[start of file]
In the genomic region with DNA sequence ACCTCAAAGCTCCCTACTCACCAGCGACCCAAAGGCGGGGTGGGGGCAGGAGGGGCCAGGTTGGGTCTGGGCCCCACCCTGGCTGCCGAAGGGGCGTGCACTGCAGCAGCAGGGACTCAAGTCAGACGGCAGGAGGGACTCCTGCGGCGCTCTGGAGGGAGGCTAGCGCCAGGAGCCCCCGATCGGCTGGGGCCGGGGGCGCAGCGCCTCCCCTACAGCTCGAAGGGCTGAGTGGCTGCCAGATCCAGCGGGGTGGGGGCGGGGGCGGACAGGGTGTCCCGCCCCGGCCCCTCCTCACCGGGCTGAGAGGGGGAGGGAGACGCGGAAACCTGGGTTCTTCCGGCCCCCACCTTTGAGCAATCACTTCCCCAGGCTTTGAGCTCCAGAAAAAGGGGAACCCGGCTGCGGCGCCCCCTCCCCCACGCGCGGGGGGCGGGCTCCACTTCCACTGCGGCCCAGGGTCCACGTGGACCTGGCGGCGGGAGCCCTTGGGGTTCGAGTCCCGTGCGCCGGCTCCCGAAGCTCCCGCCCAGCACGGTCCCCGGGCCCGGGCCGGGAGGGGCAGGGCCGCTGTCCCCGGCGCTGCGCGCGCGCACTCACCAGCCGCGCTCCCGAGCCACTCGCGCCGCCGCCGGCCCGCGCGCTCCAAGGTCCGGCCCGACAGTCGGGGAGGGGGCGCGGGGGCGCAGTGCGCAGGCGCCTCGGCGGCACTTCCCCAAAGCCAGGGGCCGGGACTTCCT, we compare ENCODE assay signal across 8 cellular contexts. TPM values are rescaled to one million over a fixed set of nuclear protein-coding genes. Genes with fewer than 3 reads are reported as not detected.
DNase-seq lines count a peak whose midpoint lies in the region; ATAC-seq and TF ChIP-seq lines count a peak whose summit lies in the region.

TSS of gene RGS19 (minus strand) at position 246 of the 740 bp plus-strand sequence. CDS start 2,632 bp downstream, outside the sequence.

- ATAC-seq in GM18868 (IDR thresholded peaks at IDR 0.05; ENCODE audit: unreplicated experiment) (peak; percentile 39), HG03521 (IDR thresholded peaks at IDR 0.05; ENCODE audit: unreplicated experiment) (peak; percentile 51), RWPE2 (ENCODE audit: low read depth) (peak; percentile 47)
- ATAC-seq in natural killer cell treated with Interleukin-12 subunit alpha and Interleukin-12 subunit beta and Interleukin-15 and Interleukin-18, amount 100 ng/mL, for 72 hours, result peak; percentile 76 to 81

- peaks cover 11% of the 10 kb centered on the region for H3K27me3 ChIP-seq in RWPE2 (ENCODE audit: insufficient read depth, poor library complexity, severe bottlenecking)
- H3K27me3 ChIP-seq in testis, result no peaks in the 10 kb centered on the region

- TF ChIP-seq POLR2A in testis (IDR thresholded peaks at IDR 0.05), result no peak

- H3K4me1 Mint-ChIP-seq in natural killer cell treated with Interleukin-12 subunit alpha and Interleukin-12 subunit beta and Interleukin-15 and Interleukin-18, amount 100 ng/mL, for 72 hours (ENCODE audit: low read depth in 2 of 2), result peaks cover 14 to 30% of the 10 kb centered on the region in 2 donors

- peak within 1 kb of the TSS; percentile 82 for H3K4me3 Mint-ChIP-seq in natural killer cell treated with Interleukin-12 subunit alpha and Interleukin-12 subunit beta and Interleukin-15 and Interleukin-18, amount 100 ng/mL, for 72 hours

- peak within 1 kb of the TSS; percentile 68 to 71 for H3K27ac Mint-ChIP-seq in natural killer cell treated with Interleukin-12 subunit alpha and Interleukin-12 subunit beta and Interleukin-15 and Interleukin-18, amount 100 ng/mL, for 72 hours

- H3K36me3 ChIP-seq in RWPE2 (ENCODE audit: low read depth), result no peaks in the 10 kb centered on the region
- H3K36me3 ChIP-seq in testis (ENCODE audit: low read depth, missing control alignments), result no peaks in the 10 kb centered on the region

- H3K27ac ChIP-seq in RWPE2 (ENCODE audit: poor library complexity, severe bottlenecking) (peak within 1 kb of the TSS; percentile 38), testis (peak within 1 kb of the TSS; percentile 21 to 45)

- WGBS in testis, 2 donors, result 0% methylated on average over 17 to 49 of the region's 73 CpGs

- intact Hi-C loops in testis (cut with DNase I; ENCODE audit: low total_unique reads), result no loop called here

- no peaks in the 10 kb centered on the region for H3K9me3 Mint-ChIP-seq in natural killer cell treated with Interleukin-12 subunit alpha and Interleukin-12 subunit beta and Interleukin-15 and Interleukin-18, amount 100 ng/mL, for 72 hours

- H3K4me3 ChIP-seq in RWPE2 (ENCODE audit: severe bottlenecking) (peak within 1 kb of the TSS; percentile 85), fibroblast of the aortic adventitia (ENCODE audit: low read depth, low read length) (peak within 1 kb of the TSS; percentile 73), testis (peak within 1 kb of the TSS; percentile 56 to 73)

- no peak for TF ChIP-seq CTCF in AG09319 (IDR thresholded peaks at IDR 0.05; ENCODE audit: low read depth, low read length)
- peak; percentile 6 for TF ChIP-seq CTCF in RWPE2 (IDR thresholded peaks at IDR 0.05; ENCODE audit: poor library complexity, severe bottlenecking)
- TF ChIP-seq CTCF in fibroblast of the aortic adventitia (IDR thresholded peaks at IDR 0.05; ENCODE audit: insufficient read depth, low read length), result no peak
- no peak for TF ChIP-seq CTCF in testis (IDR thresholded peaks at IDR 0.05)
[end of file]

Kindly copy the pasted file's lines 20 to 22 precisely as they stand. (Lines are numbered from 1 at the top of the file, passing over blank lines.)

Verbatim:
- peak; percentile 6 for TF ChIP-seq CTCF in RWPE2 (IDR thresholded peaks at IDR 0.05; ENCODE audit: poor library complexity, severe bottlenecking)
- TF ChIP-seq CTCF in fibroblast of the aortic adventitia (IDR thresholded peaks at IDR 0.05; ENCODE audit: insufficient read depth, low read length), result no peak
- no peak for TF ChIP-seq CTCF in testis (IDR thresholded peaks at IDR 0.05)